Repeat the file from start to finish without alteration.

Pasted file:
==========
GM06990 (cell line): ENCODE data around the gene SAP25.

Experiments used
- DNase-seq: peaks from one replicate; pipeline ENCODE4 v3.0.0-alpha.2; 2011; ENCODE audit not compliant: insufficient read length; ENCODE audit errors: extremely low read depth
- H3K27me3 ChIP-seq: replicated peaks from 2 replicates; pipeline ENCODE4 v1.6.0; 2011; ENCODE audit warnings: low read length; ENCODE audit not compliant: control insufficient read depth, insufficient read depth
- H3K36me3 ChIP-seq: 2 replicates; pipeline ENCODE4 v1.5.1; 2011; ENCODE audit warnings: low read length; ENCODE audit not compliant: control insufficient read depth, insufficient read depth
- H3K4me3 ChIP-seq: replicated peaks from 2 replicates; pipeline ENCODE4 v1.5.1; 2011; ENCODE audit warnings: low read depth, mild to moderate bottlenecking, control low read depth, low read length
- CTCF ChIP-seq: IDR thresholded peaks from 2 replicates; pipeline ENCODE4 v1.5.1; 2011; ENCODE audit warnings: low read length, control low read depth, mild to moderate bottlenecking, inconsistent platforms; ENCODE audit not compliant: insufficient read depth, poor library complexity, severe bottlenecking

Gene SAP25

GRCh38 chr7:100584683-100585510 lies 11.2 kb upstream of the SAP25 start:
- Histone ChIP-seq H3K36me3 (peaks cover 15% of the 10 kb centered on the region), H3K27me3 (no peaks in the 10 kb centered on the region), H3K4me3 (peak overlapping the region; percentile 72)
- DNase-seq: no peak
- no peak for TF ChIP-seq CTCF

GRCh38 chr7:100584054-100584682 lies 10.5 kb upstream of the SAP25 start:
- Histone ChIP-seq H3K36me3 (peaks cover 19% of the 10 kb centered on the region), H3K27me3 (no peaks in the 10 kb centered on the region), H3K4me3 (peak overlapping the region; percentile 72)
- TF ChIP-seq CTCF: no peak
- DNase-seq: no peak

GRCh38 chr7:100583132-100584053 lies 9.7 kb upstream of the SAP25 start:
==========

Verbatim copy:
GM06990 (cell line): ENCODE data around the gene SAP25.

Experiments used
- DNase-seq: peaks from one replicate; pipeline ENCODE4 v3.0.0-alpha.2; 2011; ENCODE audit not compliant: insufficient read length; ENCODE audit errors: extremely low read depth
- H3K27me3 ChIP-seq: replicated peaks from 2 replicates; pipeline ENCODE4 v1.6.0; 2011; ENCODE audit warnings: low read length; ENCODE audit not compliant: control insufficient read depth, insufficient read depth
- H3K36me3 ChIP-seq: 2 replicates; pipeline ENCODE4 v1.5.1; 2011; ENCODE audit warnings: low read length; ENCODE audit not compliant: control insufficient read depth, insufficient read depth
- H3K4me3 ChIP-seq: replicated peaks from 2 replicates; pipeline ENCODE4 v1.5.1; 2011; ENCODE audit warnings: low read depth, mild to moderate bottlenecking, control low read depth, low read length
- CTCF ChIP-seq: IDR thresholded peaks from 2 replicates; pipeline ENCODE4 v1.5.1; 2011; ENCODE audit warnings: low read length, control low read depth, mild to moderate bottlenecking, inconsistent platforms; ENCODE audit not compliant: insufficient read depth, poor library complexity, severe bottlenecking

Gene SAP25

GRCh38 chr7:100584683-100585510 lies 11.2 kb upstream of the SAP25 start:
- Histone ChIP-seq H3K36me3 (peaks cover 15% of the 10 kb centered on the region), H3K27me3 (no peaks in the 10 kb centered on the region), H3K4me3 (peak overlapping the region; percentile 72)
- DNase-seq: no peak
- no peak for TF ChIP-seq CTCF

GRCh38 chr7:100584054-100584682 lies 10.5 kb upstream of the SAP25 start:
- Histone ChIP-seq H3K36me3 (peaks cover 19% of the 10 kb centered on the region), H3K27me3 (no peaks in the 10 kb centered on the region), H3K4me3 (peak overlapping the region; percentile 72)
- TF ChIP-seq CTCF: no peak
- DNase-seq: no peak

GRCh38 chr7:100583132-100584053 lies 9.7 kb upstream of the SAP25 start: